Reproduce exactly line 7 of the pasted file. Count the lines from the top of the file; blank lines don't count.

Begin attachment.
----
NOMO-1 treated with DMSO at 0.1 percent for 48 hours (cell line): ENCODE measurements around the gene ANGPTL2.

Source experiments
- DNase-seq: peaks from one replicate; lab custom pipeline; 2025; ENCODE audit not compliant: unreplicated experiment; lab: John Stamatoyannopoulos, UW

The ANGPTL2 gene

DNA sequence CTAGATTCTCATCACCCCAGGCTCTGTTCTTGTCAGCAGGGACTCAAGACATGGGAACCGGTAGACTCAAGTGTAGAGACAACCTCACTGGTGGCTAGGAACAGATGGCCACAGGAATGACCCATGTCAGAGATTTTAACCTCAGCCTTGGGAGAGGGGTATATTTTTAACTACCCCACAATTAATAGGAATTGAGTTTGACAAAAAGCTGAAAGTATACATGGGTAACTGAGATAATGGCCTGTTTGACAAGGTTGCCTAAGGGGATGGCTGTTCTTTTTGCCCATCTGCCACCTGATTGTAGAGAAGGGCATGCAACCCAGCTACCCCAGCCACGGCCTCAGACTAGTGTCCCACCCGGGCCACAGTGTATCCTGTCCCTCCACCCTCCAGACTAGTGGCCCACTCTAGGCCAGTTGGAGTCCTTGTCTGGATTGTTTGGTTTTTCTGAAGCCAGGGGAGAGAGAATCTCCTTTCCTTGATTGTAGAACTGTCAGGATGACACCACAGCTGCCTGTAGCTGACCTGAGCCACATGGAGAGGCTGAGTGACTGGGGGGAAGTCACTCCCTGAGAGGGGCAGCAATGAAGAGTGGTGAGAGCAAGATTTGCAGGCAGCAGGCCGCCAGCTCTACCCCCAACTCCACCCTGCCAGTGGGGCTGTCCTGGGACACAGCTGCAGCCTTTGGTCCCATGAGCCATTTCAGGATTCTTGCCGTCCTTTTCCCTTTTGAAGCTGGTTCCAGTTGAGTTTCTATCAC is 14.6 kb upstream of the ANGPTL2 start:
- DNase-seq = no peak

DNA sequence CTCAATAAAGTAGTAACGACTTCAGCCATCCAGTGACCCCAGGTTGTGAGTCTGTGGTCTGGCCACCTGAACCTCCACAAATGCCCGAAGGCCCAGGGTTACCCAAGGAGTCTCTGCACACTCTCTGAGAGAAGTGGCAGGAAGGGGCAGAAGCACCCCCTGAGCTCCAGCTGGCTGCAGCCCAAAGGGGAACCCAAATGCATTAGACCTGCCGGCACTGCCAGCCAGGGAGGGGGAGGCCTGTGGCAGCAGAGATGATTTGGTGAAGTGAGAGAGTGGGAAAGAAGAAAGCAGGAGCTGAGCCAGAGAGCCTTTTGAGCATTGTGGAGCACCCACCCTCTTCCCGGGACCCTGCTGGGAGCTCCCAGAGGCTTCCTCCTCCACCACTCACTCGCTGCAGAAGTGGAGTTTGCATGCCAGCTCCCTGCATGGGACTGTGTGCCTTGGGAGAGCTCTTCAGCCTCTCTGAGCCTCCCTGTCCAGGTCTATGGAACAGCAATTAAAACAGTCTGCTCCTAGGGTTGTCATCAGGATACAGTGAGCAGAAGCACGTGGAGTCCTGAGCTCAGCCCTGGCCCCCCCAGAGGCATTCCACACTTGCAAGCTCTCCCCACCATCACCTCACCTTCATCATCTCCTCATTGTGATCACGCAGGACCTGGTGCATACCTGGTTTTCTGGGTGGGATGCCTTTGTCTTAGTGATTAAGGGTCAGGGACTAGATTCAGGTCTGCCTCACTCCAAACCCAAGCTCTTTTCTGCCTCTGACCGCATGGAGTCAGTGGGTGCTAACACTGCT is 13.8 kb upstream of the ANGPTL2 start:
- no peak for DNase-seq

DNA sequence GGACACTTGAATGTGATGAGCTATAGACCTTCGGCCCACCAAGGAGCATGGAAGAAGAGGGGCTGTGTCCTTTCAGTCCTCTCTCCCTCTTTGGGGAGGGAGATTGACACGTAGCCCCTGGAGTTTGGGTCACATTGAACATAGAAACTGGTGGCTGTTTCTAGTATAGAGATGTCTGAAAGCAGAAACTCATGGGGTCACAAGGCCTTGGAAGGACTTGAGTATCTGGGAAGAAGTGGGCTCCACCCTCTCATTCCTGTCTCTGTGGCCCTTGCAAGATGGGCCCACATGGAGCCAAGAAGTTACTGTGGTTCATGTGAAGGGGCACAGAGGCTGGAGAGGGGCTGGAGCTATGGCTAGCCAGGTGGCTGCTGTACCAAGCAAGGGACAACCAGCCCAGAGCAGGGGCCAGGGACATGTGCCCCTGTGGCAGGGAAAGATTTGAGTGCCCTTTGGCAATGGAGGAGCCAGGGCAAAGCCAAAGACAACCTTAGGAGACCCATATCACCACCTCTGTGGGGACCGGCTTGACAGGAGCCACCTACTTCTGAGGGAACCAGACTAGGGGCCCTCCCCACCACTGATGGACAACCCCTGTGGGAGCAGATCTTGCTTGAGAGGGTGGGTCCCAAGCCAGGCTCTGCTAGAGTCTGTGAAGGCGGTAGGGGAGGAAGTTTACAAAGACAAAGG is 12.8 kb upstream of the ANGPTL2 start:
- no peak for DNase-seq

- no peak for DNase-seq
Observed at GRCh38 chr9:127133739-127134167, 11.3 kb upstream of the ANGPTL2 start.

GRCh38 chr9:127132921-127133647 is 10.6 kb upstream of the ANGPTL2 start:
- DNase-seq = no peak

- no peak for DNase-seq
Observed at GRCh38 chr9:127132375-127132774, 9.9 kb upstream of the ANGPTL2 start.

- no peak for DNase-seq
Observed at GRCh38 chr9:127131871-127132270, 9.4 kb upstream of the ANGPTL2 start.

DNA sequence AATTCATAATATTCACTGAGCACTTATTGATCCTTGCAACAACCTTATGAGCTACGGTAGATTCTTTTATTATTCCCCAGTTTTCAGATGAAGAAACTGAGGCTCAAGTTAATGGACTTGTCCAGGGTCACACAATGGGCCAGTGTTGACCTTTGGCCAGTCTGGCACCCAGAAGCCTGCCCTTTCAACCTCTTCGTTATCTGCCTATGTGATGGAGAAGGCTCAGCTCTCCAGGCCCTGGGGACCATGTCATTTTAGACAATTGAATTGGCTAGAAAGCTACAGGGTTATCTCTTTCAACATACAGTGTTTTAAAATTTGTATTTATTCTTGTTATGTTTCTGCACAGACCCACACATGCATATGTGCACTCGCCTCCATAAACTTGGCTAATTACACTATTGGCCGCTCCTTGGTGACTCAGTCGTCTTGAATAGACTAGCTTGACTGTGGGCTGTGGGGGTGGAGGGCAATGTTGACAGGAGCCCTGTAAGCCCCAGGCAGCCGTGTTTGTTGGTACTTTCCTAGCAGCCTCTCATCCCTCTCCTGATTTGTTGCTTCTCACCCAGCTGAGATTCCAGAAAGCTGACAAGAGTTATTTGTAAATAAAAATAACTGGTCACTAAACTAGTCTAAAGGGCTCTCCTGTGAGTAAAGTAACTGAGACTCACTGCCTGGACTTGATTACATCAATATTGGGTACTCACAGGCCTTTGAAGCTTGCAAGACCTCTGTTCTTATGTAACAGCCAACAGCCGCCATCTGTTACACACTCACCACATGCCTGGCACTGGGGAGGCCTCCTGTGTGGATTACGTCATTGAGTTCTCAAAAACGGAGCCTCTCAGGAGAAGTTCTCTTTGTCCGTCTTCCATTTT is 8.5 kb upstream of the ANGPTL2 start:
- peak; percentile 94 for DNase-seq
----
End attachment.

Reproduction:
DNA sequence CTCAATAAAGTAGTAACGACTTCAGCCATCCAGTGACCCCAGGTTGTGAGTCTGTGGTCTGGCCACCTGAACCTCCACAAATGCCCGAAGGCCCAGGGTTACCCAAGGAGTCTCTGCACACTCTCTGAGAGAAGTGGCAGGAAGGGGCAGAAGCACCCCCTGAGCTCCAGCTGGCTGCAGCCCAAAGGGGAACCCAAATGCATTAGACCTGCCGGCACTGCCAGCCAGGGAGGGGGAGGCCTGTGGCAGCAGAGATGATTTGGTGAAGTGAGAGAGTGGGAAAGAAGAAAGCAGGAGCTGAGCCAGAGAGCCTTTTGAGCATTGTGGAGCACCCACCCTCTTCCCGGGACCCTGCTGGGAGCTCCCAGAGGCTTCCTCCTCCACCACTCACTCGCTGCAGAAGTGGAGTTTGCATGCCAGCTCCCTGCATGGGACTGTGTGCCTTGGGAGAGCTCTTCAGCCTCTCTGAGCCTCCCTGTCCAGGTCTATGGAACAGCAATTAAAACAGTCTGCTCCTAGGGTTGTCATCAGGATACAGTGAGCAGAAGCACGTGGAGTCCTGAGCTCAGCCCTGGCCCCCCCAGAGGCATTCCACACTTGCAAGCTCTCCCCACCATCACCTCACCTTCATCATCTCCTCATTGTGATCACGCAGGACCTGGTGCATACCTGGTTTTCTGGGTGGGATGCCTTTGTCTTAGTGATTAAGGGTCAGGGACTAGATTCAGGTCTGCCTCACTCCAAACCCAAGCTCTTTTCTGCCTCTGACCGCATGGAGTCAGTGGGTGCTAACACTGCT is 13.8 kb upstream of the ANGPTL2 start: